Even though more than a quarter of companies have faced a disaster over the past five years, according to Forrester Research, IT managers must still do a better job at convincing business leaders to invest in disaster recovery systems.
Forrester analyst Stephanie Balarous said managers must work to convince corporate executives that disaster recovery is not simply an "insurance policy," but can boost operational efficiency by protecting systems against potential failures.
A Forrester survey of 250 disaster recovery professionals last October found that during the five-year period, 27 percent of companies were forced to declare at least one disaster, which the researcher defines as an event that requires activation of a disaster recovery plan.
"IT knows their [systems] are vulnerable and it keeps them up at night," Balarous said. "They want to do something about it but it's very hard to get funding for disaster recovery because you can't necessarily use models like ROI and TCO."
She suggested that companies consider disaster recovery investment as a rolling upgrade that consistently augments existing infrastructure and application investments rather than a one-time event that can be delayed.
Balarous said an egregious mistake made by businesses is to have a "false sense of security" by considering the personal risk of a disaster based upon geography and the likelihood of enduring a catastrophic event such as a hurricane, flood, or earthquake.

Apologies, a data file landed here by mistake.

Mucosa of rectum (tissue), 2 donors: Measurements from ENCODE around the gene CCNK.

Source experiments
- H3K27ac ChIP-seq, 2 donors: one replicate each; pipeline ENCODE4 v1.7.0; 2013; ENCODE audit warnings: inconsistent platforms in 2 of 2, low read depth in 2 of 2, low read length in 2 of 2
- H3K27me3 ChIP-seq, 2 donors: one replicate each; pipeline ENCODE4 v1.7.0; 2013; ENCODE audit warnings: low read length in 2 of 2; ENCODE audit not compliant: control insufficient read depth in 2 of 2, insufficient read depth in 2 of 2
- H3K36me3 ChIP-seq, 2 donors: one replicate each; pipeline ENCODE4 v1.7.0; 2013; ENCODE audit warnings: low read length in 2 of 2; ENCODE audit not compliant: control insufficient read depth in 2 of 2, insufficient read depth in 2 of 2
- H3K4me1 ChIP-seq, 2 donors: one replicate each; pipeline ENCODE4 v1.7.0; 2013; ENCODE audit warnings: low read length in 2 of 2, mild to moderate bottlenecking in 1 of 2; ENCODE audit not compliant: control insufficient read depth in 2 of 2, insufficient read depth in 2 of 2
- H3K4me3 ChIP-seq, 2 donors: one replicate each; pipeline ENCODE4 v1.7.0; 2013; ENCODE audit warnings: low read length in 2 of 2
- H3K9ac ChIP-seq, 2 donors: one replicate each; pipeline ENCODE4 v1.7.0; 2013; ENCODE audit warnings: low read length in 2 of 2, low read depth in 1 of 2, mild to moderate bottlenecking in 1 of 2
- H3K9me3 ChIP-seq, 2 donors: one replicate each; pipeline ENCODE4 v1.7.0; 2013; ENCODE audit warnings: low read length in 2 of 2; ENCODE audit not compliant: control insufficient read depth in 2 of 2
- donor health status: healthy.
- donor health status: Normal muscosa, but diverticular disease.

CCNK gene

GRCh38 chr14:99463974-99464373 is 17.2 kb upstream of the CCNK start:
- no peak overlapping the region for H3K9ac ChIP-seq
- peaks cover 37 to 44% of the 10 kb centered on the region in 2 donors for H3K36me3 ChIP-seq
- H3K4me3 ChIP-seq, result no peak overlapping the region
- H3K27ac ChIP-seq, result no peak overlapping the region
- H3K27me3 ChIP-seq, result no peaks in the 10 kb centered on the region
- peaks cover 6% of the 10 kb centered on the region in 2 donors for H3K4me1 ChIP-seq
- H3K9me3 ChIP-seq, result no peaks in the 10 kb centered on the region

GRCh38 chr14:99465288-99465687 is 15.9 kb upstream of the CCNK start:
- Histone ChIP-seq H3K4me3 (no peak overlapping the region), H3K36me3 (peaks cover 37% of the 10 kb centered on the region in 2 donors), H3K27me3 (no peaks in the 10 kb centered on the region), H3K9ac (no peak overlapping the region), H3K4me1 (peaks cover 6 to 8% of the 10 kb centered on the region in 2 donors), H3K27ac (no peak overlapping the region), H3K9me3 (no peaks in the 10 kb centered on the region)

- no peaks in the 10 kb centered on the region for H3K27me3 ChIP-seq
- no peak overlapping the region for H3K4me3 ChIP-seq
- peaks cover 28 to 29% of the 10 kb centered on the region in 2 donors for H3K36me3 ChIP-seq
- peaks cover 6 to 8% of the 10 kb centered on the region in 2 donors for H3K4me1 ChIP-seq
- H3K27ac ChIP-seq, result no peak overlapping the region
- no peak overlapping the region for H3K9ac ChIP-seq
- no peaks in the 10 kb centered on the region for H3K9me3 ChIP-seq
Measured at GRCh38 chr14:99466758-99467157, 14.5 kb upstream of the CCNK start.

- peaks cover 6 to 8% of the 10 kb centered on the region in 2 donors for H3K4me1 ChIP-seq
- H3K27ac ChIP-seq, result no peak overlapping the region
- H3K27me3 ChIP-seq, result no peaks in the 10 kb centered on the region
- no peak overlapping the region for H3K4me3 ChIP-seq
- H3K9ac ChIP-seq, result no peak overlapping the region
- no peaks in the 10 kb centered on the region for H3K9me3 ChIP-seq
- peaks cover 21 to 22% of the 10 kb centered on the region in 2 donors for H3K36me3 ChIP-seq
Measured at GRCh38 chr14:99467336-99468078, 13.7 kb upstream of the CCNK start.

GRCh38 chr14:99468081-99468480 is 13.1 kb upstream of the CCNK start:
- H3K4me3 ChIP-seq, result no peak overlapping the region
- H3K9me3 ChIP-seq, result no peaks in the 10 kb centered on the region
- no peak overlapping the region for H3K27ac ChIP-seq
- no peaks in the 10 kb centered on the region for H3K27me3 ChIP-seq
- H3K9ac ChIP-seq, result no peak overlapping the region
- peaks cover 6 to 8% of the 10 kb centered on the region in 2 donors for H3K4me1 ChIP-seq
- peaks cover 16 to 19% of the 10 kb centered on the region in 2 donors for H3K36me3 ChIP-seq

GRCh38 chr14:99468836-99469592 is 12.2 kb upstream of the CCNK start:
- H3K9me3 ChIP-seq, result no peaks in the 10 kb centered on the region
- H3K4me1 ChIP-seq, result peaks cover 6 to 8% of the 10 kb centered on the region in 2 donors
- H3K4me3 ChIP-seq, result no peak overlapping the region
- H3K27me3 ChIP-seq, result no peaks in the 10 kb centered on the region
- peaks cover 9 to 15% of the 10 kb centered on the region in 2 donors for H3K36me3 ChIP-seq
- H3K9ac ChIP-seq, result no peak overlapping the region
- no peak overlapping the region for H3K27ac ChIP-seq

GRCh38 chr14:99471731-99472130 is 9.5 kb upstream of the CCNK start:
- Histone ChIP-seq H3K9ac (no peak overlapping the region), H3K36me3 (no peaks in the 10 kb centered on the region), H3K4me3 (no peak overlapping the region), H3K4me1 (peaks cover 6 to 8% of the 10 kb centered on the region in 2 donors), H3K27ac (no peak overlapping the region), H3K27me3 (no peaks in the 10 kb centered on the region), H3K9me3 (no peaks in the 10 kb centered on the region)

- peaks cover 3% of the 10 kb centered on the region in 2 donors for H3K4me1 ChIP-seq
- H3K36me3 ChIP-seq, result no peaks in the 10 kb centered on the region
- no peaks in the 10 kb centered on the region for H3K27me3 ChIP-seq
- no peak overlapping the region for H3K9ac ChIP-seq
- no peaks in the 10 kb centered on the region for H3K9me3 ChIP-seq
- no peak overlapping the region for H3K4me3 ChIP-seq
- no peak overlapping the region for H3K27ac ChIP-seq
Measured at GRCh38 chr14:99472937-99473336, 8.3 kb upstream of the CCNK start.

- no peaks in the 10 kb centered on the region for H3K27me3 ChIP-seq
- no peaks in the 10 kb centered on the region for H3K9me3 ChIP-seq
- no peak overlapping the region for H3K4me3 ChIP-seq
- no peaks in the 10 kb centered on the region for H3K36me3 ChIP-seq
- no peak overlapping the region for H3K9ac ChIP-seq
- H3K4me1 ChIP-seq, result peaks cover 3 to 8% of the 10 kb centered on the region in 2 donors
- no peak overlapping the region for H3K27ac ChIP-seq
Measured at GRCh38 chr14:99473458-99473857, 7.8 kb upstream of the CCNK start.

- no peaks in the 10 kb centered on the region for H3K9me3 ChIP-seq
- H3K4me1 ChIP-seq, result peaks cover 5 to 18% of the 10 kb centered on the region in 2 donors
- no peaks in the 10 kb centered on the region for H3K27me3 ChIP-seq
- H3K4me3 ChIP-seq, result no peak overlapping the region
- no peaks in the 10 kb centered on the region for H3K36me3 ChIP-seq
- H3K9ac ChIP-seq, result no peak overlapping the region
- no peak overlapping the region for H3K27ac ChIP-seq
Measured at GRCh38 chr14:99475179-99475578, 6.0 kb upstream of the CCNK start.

In the Forrester survey, respondents blamed most disasters on non-natural disruptions and incidents. For example, 42 percent of respondents said power failure was the most common cause of declared disasters and downtime, while 32 percent cited hardware failure and 21 percent network failure.
Forrester recommends that IT managers sit down with corporate department heads to map out how an outage - whether temporary or extended - would affect operations, customers and revenues. From that, the managers should build a business report quantifying the risks, and what tools are needed to meet those risks.
"It's much easier to get [disaster recovery] funding when you go to a business manager and say 'we're going to lose [US]$300,000 an hour if this application goes down,' rather than 'I need a close to US$500 million to buy replication software," remarked Balarous.
Forrester also suggested that IT managers position disaster-recovery preparedness as a competitive advantage.